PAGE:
Tuesday, December 20, 2011

Final post from the board of the RRS James Cook!

This morning we arrived in Algoa bay and, now, we are doing a post-cruise calibration of the echosounders. It will be critical to ensure the instruments have been stable over the expedition, so our data are comparable to other people’s work.
Tomorrow morning we will enter Port Elizabeth and disembark, which means that today we still have a lot to do; finalizing cleaning, packing, clearing our cabins, etc.

This is probably the last blog post I am writing aboard the ship for this expedition and I would like to take this opportunity to thank all the followers and occasional readers of this blog (over 15,000 pageviews since the beginning from a lot of different countries – U.K., Switzerland, United States, Italy, Germany, France, Australia, Sweden, Denmark, Canada and others).

It has been wonderful experience for me.
Firstly being on board a research vessel again! Even if it was not my first time at sea I think that every research cruise is unique in a way or another.
I consider myself extremely lucky to have been allowed to participate in this expedition in the context of my work at IUCN for the Global Marine and Polar Programme (http://www.iucn.org/marine).
I have learnt a lot about deep-sea life. I witnessed impressive images of human impacts. I saw beautiful animals and amazing scenes of the bottom of the sea.

Secondly, it was the first time I was in charge of a blog. And believe me I have learnt a lot and it has been a very formative exercise. Here, I would like to deeply thank the people on board who have read and corrected my texts and have contributed to the blog. I have a special thought for David Staples who read my blog post every single day. He was generally the first person to whom I dare to show my text. He helped and encouraged me a lot (Thank you very much, dear David!). I want to sincerely thank Alex Rogers, Expedition Leader, who never complained about me intruding and interrupting to ask him to check, improve and approve my texts before I posted them. Thanks a lot, Alex, for having me on board!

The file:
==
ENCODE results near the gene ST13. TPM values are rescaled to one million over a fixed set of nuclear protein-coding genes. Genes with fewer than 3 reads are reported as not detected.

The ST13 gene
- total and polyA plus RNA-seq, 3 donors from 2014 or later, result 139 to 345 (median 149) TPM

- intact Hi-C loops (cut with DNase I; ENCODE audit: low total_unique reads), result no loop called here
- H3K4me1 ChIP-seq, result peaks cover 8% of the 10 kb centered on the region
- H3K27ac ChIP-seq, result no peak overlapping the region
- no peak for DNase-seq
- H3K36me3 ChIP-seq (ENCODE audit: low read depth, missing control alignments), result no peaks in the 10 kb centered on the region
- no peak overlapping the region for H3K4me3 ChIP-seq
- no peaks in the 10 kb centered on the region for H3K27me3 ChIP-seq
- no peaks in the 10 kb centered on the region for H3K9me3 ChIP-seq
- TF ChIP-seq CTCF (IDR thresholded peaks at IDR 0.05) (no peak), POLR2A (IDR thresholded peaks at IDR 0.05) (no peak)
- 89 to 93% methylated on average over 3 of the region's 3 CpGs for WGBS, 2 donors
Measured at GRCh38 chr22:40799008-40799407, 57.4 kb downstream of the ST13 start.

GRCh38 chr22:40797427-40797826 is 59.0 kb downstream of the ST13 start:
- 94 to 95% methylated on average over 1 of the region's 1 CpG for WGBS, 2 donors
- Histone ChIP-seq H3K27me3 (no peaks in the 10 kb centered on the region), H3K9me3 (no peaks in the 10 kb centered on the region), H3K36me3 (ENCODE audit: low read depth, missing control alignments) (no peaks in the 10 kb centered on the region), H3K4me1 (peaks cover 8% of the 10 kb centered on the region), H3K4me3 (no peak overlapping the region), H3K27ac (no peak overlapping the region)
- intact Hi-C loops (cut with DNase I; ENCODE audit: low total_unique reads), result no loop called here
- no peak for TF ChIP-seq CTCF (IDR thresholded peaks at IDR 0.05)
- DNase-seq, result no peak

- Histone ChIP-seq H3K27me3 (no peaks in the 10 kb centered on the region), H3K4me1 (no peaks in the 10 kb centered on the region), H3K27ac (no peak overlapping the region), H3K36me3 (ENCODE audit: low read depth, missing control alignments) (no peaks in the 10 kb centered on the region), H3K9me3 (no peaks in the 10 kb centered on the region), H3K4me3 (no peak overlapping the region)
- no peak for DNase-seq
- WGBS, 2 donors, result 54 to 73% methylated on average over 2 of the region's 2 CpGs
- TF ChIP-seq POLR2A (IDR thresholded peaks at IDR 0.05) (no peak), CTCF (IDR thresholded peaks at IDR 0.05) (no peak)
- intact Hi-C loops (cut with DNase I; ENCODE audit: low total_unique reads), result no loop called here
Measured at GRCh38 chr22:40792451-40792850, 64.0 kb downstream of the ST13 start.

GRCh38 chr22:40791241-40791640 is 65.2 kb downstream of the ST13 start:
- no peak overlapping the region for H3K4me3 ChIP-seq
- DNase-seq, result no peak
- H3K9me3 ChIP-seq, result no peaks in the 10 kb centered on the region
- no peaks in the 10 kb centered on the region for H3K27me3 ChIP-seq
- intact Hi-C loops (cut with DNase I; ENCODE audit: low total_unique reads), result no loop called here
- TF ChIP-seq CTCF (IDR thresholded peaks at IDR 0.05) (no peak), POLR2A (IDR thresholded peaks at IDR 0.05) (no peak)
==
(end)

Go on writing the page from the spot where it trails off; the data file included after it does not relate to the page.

Thank you also very much to all participants - technicians, crew and scientists - for your contributions. Through your work you have inspired me. It has been a pleasure meeting, working and sharing this expedition with you.



PS: (Please note that if you sign up via the ‘Follow the expedition by email’, I will not have access to your email address but you will get automatically a notification each time there is something new on the blog.)